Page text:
Today many businesses across the globe are offering innovative products that bring a sustainability benefit to the world and to their customers. But they often struggle to tell their story effectively and to engage their customers on the topic. So the question is how should companies approach this topic?
Don't Talk Sustainability or Environment
If you want customers to really engage with your story you need to talk about the things that make them tick – often this will not mean leading on sustainability alone. For example when talking about energy efficiency, you should also talk about money savings.When talking about reducing carbon, you should focus on the specific innovative processes and products that bring about this impact. At AkzoNobel we know it is far more effective to focus on the primary benefits to the customers rather than just the sustainability attributes that we would rather they had uppermost in their purchasing criteria.
Central to this is helping our customers to become more efficient. For example, our biocide-free coatings prevent organisms from clinging to the hulls of ships, helping ships to use less fuel (and produce fewer emissions). Some of our additivesenable asphalt to be laid without the need for high-temperature mixing, improving working conditions and paving performance (but also reducing energy use and emissions). And we have an exterior paint that can reflect up to 85% more infrared radiation than traditional exterior paints, which is helping to cut energy costs in buildings by up to 15% (and cut CO2 emissions).
Of course really listening and understanding the needs of customers is crucial. There is no use developing a product that provides a great sustainability advantage if in the process it doesn’t address the customer’s primary needs.
No Compromise on Quality or Price
In the 1990s, many consumer goods companies tried to create niche products that would tap into the increasingly eco-aware consumer. But people willing to compromise on price or performance in favor of green products never really expanded beyond a very small proportion of consumers. Today many companies are starting to realize that the key to success is integrating sustainability into mainstream products that perform equally well on quality, price and planet.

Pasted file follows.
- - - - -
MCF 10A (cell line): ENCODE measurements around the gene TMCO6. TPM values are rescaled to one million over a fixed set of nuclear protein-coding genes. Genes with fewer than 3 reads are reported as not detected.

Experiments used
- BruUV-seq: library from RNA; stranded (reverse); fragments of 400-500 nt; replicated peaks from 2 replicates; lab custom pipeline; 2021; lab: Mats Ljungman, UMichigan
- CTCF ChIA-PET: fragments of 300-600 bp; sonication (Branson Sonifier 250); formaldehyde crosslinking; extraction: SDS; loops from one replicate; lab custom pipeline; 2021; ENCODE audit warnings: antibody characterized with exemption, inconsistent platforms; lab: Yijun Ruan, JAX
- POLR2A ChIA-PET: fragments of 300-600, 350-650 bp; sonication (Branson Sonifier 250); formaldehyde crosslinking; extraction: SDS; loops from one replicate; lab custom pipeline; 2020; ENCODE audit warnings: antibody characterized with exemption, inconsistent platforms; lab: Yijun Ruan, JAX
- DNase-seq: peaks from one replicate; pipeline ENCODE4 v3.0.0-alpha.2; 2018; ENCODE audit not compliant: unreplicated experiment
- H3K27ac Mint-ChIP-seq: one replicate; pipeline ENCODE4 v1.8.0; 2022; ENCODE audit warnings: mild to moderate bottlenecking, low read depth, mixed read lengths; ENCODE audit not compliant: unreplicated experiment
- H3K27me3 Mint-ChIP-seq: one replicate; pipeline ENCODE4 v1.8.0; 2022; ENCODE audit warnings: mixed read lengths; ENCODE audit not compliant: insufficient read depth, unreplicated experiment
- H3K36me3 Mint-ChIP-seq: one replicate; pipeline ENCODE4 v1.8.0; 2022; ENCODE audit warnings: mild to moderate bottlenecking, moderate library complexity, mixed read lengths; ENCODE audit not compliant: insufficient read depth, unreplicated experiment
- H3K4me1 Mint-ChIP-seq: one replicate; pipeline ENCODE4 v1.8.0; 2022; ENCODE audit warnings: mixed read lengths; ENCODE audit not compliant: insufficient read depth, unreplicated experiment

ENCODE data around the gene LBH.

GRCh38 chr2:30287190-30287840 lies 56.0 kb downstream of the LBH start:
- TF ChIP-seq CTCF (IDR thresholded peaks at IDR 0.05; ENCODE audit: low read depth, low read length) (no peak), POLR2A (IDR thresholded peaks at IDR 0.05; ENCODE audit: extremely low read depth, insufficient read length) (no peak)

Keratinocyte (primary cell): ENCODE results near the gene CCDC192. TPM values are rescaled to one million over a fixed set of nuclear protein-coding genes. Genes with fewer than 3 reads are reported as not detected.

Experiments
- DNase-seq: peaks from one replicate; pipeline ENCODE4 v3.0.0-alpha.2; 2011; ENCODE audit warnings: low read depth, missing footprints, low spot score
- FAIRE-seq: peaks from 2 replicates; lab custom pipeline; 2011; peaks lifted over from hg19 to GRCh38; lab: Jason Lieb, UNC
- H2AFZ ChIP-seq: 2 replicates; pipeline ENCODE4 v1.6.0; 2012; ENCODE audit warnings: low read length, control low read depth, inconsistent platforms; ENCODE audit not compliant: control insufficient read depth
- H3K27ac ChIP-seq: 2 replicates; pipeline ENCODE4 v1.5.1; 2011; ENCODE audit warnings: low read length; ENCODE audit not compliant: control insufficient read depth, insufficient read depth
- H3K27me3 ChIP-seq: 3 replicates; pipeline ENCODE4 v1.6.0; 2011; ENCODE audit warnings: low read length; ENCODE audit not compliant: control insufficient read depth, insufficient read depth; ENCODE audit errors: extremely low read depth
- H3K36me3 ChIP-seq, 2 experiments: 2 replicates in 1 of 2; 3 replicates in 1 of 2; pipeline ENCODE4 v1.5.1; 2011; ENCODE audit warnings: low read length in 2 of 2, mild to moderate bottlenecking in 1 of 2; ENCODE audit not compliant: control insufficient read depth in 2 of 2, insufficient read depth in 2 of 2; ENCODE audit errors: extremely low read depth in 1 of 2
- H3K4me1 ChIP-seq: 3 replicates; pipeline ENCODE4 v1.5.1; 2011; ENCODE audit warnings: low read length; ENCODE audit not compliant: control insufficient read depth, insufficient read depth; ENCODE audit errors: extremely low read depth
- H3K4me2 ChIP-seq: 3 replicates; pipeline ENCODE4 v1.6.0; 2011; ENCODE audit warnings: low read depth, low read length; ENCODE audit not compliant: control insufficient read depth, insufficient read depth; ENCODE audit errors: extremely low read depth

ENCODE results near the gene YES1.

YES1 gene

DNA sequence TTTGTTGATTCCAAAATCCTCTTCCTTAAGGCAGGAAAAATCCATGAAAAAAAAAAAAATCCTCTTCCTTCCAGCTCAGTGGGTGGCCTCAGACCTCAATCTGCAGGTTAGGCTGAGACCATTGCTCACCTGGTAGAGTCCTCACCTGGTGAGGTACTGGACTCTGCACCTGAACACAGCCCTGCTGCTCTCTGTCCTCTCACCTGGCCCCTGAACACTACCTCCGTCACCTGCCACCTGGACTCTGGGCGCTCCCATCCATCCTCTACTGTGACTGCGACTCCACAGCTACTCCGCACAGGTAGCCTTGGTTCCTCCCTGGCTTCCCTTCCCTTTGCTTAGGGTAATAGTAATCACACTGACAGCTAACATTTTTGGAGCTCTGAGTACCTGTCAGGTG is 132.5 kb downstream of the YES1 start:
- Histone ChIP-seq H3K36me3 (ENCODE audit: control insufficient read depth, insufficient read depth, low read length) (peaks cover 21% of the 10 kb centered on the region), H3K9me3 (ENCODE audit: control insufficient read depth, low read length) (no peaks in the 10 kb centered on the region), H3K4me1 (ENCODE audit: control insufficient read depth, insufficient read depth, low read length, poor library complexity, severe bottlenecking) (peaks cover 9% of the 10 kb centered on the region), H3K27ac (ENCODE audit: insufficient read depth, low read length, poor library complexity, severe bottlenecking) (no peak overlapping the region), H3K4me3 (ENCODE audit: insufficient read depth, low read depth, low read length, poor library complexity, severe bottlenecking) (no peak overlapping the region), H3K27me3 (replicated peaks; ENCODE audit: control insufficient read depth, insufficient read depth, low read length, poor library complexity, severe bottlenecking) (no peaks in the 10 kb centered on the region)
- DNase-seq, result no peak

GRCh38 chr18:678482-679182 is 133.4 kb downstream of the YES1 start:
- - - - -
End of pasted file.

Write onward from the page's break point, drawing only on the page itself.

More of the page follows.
At AkzoNobel we witness a disconnect between the increasing number of people who want to live more sustainably and their engrained purchasing habits. In our experience, consumers don’t want to have to make a difficult choice. They want us to do the hard work for them, providing coatings that are durable, that have low VOCs and that contain fewer solvents or no solvents at all – and that perform just as well as the traditional products.
Increasingly businesses are using “choice editing” to promote their sustainable products and services. Supermarkets in Europe have been doing this for a while to introduce sustainable alternatives to cod such as pollack, coley, hake or whiting. Another very visible example of choice editing is the phase out of incandescent light bulbs in favor of more energy-efficient lighting alternatives,which was undertaken by governments around the world.
Telling a Positive Story
The whole sustainability movement is beginning to realize that the “doom and gloom” message that many environmentalists have employed over the years is not particularly motivating. For years people have tried to ‘sell’ climate change, using reams of data to support their case. But consumers aren’t buying these often dull and depressing messages.
Manycompanies are starting to wake up to this and can see the value in communicating a more positive story. They recognize the need to build a more compelling vision of what a more sustainable future could look like.
Of course, this is part of what companies have been doing for years to build their brands. And they are very good at it. They know that a strong brand can help them retain customers, attract new customers and even enable them to charge more for their products. A strong sustainability message is just another vital ingredient to this process of building trust.
Clearly, companies can wield tremendous power in reaching people and they should not be afraid to engage with customers on sustainability – it is unlikely to be a major motivator for purchase decisions on its own, but can ultimately build a deeper trust in the brand. Crucially though it must be done in a way that is relevant to customers and that builds on existing brand values.
When people ask us what sustainability means to AkzoNobel, we tell them that our success depends on it. But our story is an optimistic one – we know we have to do more with less and we see this as an opportunity as well as a challenge. We call this approach Planet Possible – it’s our commitment to finding opportunities where there don’t appear to be any.